Customer Support Isn’t Up to Your Standards: Customer support can be a huge benefit, but it can also be a curse if it’s done badly. If you opt for a solution where the support is lacking (or they’re not sales compensation experts), you may find yourself without the guidance you need to properly set up your plan and get the most out of your platform.
For example, we’ve heard of an incentive expert working with a sales compensation vendor for months trying to customise the formulas they needed to connect the account allocation in a particular territory. However, it didn’t work and their provider’s support person wasn’t knowledgeable enough to make the fix before the payout calculations needed to be done.
This is why it’s essential to do your due diligence on potential providers’ customer success teams before deciding to buy.
Development Roadmap is Driven by the Provider: You can (and should) evaluate vendors to understand how well they meet your needs. While you may find exactly what you’re looking for, the reality is that you’ll never have complete control over the product roadmap. You can share feature requests with your customer success manager but, in the end, you’re at the mercy of the provider. It’s they and they alone who will decide which new features are created.
This can become particularly frustrating and risky if the vendor’s roadmap doesn’t align with your needs. The last thing you want is your internal credibility to take a hit because the vendor isn’t delivering the features that you need (and that they may have promised you). The costs associated with changing are high, so making the right choice and aligning on their roadmap is critical for both yourself and the organisation.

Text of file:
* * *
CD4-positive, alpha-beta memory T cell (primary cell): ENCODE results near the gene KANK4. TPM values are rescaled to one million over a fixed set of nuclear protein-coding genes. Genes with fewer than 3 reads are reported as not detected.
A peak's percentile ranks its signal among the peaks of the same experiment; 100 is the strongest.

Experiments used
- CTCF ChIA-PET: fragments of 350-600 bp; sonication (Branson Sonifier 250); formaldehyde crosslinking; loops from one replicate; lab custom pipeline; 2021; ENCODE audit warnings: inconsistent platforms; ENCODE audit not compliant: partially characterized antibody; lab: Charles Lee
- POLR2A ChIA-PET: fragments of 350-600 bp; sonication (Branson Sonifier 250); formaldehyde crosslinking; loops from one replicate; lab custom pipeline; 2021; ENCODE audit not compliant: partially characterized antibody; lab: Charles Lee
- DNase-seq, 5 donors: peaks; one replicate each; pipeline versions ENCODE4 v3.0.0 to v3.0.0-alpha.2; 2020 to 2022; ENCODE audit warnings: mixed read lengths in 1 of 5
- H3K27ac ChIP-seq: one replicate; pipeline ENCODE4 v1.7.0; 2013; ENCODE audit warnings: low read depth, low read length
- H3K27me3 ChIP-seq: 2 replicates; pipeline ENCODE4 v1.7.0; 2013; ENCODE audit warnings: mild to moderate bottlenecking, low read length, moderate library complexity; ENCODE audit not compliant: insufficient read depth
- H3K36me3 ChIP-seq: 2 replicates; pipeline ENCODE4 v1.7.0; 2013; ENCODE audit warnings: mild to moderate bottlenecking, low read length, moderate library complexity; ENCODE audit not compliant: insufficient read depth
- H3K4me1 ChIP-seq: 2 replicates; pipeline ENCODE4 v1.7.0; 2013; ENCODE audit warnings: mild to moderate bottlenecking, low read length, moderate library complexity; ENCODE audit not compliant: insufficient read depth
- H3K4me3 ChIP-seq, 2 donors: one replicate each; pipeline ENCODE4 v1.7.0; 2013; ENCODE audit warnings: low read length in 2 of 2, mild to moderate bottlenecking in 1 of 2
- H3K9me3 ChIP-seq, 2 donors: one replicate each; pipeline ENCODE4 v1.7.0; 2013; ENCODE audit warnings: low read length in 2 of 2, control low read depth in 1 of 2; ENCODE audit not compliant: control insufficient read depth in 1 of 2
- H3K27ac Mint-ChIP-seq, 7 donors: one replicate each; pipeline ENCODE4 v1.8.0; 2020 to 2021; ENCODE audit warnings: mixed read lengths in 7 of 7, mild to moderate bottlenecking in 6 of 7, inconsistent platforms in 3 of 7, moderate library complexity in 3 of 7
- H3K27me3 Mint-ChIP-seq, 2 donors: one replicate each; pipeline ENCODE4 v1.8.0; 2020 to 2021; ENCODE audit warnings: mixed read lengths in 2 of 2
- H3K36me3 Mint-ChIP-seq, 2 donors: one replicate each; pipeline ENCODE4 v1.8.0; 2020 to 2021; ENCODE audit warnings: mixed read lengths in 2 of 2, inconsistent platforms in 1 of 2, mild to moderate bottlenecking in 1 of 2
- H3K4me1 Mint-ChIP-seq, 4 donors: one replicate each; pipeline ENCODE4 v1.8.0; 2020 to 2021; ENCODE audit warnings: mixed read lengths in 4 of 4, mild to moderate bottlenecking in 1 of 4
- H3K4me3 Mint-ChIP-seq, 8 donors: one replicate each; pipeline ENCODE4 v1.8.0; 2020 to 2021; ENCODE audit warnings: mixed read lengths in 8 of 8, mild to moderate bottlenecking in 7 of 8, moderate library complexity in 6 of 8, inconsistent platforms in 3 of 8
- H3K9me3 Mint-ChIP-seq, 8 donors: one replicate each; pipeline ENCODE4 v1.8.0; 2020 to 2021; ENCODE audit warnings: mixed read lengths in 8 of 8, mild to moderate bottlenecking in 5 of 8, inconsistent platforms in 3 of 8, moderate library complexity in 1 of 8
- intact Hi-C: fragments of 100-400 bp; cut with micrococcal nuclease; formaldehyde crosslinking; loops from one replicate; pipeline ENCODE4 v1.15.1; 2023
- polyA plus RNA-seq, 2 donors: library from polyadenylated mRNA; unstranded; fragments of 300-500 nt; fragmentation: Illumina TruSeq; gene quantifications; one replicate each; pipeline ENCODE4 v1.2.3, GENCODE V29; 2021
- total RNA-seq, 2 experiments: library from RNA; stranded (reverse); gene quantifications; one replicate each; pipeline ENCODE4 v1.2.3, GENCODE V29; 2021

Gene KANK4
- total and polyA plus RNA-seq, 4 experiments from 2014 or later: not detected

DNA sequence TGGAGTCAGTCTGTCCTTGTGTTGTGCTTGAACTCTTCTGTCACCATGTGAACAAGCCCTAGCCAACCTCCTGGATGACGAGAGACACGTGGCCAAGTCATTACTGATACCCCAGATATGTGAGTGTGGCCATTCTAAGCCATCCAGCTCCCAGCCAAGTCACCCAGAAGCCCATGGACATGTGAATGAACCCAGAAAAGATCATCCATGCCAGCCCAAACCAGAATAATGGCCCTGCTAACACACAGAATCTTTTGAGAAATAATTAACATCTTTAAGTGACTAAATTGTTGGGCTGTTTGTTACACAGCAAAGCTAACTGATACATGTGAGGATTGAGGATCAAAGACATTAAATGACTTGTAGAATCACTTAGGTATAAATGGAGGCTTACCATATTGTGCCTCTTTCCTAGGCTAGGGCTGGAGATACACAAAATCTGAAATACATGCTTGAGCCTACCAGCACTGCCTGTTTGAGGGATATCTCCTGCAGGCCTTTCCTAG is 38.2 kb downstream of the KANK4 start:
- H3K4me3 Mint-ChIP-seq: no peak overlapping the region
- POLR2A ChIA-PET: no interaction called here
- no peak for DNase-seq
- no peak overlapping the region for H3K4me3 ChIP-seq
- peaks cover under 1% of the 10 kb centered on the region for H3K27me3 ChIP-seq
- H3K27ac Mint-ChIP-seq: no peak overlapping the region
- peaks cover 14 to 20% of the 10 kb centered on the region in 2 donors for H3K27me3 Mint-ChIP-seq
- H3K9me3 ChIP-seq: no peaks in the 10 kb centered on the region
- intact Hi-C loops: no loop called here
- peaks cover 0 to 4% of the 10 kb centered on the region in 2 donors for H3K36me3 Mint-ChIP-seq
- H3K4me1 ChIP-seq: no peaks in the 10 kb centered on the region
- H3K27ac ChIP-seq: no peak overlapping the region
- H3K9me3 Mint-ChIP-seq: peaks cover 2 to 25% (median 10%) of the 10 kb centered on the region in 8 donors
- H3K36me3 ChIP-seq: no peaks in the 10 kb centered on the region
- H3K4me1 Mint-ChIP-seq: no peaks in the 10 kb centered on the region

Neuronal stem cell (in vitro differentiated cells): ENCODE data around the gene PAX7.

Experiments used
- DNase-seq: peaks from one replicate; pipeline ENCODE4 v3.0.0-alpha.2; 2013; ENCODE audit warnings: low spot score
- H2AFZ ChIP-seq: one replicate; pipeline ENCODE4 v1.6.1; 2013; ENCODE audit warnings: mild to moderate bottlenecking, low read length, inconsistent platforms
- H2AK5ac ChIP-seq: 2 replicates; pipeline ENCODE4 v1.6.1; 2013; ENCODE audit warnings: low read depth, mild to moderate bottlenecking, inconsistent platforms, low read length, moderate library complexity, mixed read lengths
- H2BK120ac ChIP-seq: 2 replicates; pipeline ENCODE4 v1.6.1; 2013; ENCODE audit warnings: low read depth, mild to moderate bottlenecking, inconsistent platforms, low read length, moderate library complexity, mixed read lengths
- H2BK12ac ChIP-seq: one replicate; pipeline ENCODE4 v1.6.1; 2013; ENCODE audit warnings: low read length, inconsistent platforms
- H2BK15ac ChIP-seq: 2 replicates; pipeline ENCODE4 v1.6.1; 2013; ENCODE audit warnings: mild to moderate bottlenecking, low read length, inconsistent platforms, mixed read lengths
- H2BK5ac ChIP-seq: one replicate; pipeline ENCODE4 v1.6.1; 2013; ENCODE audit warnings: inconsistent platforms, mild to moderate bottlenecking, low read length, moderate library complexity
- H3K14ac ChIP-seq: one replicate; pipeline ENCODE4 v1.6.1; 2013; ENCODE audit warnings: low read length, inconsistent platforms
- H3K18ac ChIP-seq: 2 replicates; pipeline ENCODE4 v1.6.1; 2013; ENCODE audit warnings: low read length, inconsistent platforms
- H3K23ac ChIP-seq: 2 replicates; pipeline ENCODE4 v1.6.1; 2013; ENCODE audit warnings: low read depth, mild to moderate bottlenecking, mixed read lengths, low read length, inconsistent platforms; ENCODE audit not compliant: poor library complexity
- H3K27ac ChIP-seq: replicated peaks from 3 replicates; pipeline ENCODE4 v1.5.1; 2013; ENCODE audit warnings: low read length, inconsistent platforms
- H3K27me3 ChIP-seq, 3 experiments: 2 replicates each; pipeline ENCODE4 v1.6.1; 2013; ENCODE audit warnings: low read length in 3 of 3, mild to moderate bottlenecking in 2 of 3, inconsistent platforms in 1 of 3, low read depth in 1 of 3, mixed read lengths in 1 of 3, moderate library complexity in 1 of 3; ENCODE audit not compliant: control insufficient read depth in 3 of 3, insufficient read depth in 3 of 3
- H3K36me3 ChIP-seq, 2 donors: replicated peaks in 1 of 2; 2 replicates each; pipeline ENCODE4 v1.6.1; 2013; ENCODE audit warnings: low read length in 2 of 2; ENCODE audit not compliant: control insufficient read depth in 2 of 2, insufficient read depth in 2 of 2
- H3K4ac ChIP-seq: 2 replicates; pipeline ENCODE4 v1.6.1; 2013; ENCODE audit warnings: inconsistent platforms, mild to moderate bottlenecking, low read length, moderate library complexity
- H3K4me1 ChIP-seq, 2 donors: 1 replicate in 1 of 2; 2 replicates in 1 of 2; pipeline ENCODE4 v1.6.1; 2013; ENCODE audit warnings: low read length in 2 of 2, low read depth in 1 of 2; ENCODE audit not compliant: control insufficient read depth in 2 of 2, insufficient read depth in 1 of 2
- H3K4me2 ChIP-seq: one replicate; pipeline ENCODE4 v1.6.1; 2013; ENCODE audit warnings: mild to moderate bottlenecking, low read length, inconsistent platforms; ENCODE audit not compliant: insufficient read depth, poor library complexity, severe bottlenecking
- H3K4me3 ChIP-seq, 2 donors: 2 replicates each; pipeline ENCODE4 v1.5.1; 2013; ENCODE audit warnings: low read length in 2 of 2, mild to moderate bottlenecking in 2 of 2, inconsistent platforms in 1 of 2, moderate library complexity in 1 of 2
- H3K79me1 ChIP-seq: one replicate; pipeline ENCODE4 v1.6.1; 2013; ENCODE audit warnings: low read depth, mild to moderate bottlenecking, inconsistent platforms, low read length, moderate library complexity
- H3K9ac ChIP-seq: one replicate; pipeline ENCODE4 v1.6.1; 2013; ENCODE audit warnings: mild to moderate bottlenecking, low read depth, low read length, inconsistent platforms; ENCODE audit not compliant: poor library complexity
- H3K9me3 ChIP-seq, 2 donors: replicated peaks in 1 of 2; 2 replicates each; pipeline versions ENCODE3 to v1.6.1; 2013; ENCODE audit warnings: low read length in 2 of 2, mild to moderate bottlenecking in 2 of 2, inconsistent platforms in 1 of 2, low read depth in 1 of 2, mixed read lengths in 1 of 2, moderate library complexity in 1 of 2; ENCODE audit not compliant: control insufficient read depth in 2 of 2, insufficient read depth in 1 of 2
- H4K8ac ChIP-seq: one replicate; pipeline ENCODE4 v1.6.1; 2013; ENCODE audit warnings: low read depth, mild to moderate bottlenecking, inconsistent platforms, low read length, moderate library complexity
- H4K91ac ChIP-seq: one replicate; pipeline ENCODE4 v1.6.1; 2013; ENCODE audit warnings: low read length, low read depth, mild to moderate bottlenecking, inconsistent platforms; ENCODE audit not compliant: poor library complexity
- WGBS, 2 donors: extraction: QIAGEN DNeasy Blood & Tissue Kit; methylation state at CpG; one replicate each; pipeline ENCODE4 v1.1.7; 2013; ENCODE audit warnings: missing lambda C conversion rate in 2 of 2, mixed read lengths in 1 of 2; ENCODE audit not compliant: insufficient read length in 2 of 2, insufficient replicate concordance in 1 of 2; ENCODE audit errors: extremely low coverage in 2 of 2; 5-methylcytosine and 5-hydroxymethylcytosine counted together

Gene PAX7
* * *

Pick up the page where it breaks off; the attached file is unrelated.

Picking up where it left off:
Switching Costs are High: Sales compensation management platforms are particularly “sticky”. By “sticky”, we mean hard to change. A properly implemented sales compensation management solution sits at the centre of your organisation, integrating data from multiple platforms and driving processes that affect sales, operations, HR, and finance. Switching to something new isn’t exactly straightforward. Between the migration and process handover, there are a lot of interconnected details that need to be kept in mind. Again, this is why it’s important to do your research to make sure you’re getting a solution that meets both your current and future needs.
Sometimes There are Hidden Costs: Some providers have huge libraries of integrations, tons of case studies, and sizeable customer lists. However, these same vendors may have many unhappy customers due to hidden costs. This situation is particularly applicable to some legacy providers who make a large portion of their revenue from the professional services that are necessary to get their platform to work correctly. These hidden service costs, which can easily be up to 30% of the annual cost of the platform, can be an unwelcome surprise.
There’s also the matter of additional feature costs (which you can find from platforms both new and legacy). Do you want to use this new forecasting tool? Well, that costs extra. Again, this can be a bitter pill to swallow for companies who think they are getting a whole solution but discover they need to pay extra for various add-ons.
What’s Best for You?
You’ve seen the pros and cons of each option. So, which is best for you? It’s going to depend (yes, again) but this is what it’s going to depend on:
Size of Your Sales Team